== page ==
Those astute in the folklore originating from Atlantic paganism will recognise that these motifs are to be found in many of the ‘syncretic’ literary and folktales that survive from Ireland, Scotland, the Isle of Man etc. Conception by spirits of magical children, the leapss and falls of giants, the casting adrift of sacred children and female personages who come ashore to figuratively give birth. The narrative is one based in the seasonal drama, and passage of the sun across the sky. The female character (Thanue) is the Earth Goddess and the male (Mungo) represents the Sun/Son – in the story, the Sun is born out of the land in the east and travels west towards the Atlantic ocean into Strathclyde. The theme of a magical character washing ashore occurs in the Isle of Man’s Caillagh y Groamagh legend attached to Bridget’s day or Imbolc as it is sometimes known. The same theme is used in the Bethu Brigdhe hagiography of Bridget which mentions the bandit-turned-saint Machaldus (Maughold) being cast into the sea and washing up in the Isle of Man. Thanue is therefore a character replacing Bride-Aine, but what of her son?
The fact that Mungo enters his floruit (recorded life) from the sea and spends an awful lot of time in water and controlling water during the rest of his hagiography is highly suggested of the solar deity motif, identifying him with reasonable certainty as a hypostasis for the shining god Manannan who strides so actually godlike among the lesser characters of many of the euhemerist legends of medieval Irish literature and later folk tradition. Even his name seems to refer to ‘Man’ in the form of ‘Mun’, just like Mongan mac Fiachna in the Irish Manannan legends. Mungo = Manannan.
Christian narratives did their best to replace the dualist Atlantic god and goddess with a masculine counterpart, particularly after the Brigitine church period, so Mungo subsumes the roles of both in the rest of the Vita. Here is a list of some of the features of Jocelyn’s tale which illustrate the pagan legends he was trying to weave in:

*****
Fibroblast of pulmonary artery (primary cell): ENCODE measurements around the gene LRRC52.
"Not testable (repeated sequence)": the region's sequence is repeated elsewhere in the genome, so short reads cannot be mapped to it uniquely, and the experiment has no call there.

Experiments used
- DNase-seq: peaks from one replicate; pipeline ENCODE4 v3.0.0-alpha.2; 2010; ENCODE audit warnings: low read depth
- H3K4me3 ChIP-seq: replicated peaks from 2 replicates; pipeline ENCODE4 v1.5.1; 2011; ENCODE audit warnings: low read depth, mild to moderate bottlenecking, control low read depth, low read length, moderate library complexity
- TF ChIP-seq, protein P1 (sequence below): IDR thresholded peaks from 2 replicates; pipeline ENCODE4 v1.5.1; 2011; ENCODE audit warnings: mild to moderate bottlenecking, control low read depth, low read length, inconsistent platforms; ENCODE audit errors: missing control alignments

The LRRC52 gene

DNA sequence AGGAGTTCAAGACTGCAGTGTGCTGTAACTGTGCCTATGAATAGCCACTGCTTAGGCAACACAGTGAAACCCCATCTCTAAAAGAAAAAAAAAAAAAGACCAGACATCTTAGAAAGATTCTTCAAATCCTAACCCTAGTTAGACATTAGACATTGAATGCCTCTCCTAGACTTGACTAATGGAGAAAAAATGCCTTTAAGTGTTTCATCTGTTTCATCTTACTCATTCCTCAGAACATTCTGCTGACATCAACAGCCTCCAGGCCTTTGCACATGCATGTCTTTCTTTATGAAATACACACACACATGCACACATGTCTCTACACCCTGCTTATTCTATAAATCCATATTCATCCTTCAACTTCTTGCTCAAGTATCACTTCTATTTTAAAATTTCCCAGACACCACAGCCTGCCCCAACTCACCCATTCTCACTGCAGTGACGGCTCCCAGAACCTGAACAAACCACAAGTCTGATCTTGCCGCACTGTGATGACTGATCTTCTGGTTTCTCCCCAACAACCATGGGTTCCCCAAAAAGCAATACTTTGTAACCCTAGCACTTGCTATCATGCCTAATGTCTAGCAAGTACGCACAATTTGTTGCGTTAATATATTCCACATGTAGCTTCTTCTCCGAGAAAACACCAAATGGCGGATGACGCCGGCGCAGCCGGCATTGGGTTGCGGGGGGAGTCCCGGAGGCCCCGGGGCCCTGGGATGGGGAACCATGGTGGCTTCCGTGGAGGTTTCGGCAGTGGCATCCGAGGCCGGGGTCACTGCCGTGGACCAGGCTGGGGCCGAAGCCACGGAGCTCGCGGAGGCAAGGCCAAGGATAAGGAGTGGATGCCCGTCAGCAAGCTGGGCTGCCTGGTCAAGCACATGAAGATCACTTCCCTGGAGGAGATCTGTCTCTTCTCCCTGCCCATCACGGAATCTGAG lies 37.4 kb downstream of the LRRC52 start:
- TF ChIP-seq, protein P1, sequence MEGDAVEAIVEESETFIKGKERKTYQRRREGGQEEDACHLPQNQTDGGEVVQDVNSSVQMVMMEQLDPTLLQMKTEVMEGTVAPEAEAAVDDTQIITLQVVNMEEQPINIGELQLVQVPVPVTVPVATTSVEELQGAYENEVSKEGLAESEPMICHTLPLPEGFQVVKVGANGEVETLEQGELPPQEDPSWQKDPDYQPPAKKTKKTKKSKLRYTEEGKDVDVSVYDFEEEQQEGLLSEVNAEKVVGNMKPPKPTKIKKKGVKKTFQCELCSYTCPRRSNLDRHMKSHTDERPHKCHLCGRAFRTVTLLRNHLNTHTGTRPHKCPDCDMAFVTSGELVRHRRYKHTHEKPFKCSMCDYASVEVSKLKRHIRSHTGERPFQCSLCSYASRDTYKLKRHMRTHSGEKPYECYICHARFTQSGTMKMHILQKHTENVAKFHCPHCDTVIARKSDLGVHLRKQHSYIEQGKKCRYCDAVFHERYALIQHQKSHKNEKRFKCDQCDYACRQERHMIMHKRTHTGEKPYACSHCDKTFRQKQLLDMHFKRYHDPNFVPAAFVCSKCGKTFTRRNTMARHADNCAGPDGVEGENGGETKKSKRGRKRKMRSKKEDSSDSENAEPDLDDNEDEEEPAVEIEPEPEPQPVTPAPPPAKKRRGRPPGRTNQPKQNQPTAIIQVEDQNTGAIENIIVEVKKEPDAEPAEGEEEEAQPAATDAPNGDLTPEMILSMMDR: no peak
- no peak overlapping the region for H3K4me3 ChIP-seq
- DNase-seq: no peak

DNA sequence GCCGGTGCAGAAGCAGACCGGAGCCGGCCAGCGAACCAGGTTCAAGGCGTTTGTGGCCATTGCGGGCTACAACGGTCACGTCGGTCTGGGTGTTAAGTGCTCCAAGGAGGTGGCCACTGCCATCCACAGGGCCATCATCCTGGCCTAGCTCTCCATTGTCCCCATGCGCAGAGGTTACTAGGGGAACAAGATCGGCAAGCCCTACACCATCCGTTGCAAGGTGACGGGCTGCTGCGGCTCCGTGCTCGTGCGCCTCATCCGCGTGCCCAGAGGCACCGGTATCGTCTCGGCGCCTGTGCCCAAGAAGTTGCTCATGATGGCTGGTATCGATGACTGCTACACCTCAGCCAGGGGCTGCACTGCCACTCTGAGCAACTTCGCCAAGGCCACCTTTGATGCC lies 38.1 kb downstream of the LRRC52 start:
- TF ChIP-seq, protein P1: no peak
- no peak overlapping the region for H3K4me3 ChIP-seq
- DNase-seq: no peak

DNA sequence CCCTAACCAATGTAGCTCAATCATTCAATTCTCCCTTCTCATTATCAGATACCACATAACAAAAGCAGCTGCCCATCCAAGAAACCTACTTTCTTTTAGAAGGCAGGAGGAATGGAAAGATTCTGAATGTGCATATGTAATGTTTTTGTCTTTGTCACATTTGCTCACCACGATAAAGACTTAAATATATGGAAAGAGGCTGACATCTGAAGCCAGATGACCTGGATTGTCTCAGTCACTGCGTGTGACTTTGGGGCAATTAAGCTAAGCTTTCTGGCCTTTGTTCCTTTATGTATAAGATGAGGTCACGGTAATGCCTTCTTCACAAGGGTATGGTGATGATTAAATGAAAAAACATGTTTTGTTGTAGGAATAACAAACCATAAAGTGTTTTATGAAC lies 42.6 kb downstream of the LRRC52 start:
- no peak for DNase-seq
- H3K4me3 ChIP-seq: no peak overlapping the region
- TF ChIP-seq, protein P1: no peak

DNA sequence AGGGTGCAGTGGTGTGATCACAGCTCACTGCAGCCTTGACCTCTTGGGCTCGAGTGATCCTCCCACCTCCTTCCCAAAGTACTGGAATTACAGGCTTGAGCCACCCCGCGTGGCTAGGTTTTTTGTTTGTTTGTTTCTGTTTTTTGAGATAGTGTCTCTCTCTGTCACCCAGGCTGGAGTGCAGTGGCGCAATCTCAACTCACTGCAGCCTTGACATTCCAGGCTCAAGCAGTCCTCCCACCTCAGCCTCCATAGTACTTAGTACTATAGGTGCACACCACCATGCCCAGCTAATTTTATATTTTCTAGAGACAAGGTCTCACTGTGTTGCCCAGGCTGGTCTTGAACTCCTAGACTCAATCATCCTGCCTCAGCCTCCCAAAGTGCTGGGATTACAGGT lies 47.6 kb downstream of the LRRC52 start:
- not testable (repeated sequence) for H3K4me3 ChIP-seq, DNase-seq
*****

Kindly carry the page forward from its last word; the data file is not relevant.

1. He emerges from the sea and has power over the waters.
2. He has the power to resurrect (e.g. – the little ‘red bird’ of St Serf – either a Robin or a Wren).
3. He has a magical branch (hazel or holly – the gaelic names can be confused) with which he keeps Serf’s eternal holy flames burning.
4. He resurrects a man who describes being conveyed back from the afterlife by a man of shining fiery light.
5. He conveys the dead to their resting place (the bullock cart is an interesting celestial motif)
7. Like the Cailleach of highland legend, while living as a ‘Culdee’ he exerts control over flocks of deer and wolves, who he treats like cattle, and hitches to his plough.
8. He spends an inordinate amount of time dousing himself in water and radiating holy light. When others are asleep he is awake praying – the Otherworld Inversion.
9. He disappears from the world in winter to fast. His food is the underground parts of dormant plants.
10. He sleeps in a stone sarcophagus and wears goat skins. There are a number of references to paganism in medieval and later literature which attest to ‘saints’ or spirits living in stone sarcophagi covered in water. Brownie/Phynnodderee/Glastig was a hairy half-human.
11. He is associated with a magical white boar, a special ram, and bullocks.
12. He finds a ring in the belly of a salmon. This motif also occurs in a number of traditional ‘fairy tales’ and medieval irish otherworld literature. For example, the Irish legend of Macaldus, the English fairy tale ‘The Fish and the Ring’ and the Irish Tain Bo Fraich. The Salmon returning is a motif of the returning year and the ring also – the goddess name Aine signifies a ring as well.
There are quite a few more referenes which emerge upon careful study of Jocelyn’s work, but these are the most important! Read the text and see what you think…